Teacher Depressive Symptoms and Children’s School Readiness in Ghana
After investigating associations between “kindergarten teachers’ depressive symptoms and students’ school-readiness skills across 208 schools in Ghana over one school year” researchers found that “teachers’ depressive symptoms in the fall negatively predicted students’ overall school-readiness skills in the spring, controlling for school-readiness skills in the fall.” They report that “these results were primarily driven by social–emotional skills” and “underscore the importance of teachers’ mental health in early childhood education globally, with implications for policy and practice.” The full study is available here.
STEM/STEAM in Early Childhood Education for Sustainability (ECEfS): A Systematic Review
After conducting a systematic review of the literature on “the intersection between interdisciplinary STEM/STEAM educational approaches and Early Childhood Education for Sustainability (ECEfS)”, researchers report that “most studies focus on sustainability’s environmental pillar and address the discipline of science more frequently.” They conclude that there is “a lack of teaching STEM/STEAM knowledge and skills on sustainability or engaging children to act for sustainability.” They report that their review suggests that teachers “frequently lose opportunities to explicitly discern STEM/STEAM knowledge areas and their intersections in moments that could benefit children’s learning.” These and other findings are discussed. Read more here.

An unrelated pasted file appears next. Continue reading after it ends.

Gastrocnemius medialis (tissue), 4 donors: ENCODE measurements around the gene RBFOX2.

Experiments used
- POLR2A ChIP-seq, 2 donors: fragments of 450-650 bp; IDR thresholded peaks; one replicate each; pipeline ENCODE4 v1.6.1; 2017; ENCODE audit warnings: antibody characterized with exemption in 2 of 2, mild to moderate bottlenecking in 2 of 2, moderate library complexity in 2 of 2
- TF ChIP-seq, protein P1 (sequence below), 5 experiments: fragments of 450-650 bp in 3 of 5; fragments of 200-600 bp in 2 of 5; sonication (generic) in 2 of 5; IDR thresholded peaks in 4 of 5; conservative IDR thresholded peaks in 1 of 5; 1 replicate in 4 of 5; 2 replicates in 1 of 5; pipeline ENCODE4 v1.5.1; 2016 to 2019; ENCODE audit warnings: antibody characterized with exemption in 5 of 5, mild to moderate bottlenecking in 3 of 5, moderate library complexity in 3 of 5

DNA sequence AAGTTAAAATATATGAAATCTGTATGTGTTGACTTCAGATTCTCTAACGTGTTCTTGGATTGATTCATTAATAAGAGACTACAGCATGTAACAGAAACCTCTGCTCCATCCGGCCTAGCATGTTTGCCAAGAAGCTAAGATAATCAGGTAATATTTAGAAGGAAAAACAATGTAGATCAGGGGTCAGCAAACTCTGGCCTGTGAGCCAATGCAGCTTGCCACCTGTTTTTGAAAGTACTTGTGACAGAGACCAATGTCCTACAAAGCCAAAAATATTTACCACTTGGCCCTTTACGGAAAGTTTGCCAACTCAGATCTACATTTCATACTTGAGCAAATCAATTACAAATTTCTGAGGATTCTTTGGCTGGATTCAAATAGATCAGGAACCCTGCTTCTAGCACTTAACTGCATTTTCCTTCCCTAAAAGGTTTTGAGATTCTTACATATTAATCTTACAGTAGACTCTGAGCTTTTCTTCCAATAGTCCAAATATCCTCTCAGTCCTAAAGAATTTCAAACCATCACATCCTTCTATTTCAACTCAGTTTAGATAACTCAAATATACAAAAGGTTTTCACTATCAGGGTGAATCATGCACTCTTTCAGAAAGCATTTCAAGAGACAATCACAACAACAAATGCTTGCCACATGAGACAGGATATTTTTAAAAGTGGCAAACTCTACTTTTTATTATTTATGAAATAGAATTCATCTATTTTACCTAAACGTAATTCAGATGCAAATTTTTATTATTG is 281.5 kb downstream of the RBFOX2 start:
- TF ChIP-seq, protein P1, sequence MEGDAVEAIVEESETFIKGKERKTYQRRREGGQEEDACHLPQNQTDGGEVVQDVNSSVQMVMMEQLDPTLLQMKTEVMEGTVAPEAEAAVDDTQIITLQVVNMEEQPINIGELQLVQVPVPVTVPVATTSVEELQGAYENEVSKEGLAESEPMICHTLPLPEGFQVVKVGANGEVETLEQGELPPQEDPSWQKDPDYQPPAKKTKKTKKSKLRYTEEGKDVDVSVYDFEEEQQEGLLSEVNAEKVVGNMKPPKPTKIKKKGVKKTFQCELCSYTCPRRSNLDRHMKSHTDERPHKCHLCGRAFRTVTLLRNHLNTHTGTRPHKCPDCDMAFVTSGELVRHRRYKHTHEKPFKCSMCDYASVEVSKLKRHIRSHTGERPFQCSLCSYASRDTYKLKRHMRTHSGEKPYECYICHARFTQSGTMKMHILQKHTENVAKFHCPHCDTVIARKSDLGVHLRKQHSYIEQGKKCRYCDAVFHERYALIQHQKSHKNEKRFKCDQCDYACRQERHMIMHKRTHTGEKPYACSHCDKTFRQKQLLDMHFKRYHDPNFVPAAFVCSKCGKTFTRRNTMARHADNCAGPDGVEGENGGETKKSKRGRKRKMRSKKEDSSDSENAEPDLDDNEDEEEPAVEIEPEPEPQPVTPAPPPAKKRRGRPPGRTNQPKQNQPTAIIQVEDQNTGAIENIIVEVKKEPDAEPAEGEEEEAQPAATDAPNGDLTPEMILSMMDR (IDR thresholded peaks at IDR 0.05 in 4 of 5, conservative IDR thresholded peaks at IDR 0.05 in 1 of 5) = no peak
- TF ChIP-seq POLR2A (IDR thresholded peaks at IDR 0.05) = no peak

Universal Teacher-Child Interaction Training in Early Childhood Special Education: A Cluster Randomized Control Trial
Researchers examined the impact of Teacher-Child Interaction Training-Universal (TCIT-U) “on (a) teacher skill acquisition and self-efficacy and (b) child behavior and developmental functioning.” They report that their findings “build support for the effectiveness of TCIT-U as universal prevention of behavior problems with an ethnically and racially diverse sample of teachers and children, including children with developmental disabilities.” The researchers discuss the implications “for implementation of TCIT-U in the early childhood special education.” Access their full findings here.
Examining the Relation between Exercise and Word Learning in Preschool-Age Children
When researchers from the University of Delaware examined “whether the previously identified word-learning benefits associated with exercise” could be extended to preschoolers, they found that “accuracy of word recognition was significantly higher after the exercise condition compared to the resting condition” and that this “pattern of results was not related to children’s existing language skills, as measured by the QUILS [Quick Interactive Language Screener].” Researchers suggest that their study is one of the first “to closely examine the relation between physical activity and word-learning abilities in children as young as 3–6 years of age.” They further suggest that their results “align with previous findings stating that aerobic exercise can boost vocabulary learning and suggest that this is the case regardless of existing language skills.” Read more here.